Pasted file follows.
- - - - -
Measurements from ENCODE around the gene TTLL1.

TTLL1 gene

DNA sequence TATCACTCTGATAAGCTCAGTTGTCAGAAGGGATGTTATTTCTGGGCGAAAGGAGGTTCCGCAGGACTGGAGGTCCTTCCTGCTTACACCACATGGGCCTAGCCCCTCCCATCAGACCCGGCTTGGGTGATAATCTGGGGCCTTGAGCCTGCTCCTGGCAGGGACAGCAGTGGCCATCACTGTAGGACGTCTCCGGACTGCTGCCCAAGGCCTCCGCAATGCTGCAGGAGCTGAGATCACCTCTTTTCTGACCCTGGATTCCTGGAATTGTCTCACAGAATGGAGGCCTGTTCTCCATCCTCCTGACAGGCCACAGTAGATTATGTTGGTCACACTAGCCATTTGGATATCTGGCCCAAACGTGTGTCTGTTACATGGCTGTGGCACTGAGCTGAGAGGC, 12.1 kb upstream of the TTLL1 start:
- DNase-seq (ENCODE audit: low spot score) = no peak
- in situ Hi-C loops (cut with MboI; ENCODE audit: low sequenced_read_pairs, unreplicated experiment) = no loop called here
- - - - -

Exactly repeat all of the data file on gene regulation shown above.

Measurements from ENCODE around the gene TTLL1.

TTLL1 gene

DNA sequence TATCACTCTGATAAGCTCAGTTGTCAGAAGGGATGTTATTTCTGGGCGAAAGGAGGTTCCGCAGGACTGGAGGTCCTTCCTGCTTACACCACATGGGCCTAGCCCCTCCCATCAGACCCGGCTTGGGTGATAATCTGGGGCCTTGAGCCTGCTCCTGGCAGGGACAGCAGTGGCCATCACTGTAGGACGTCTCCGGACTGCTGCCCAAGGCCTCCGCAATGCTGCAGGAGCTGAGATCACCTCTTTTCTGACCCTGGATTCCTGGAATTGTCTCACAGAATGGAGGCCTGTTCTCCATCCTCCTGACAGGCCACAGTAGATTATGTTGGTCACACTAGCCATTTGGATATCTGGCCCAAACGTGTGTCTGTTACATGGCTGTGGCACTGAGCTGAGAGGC, 12.1 kb upstream of the TTLL1 start:
- DNase-seq (ENCODE audit: low spot score) = no peak
- in situ Hi-C loops (cut with MboI; ENCODE audit: low sequenced_read_pairs, unreplicated experiment) = no loop called here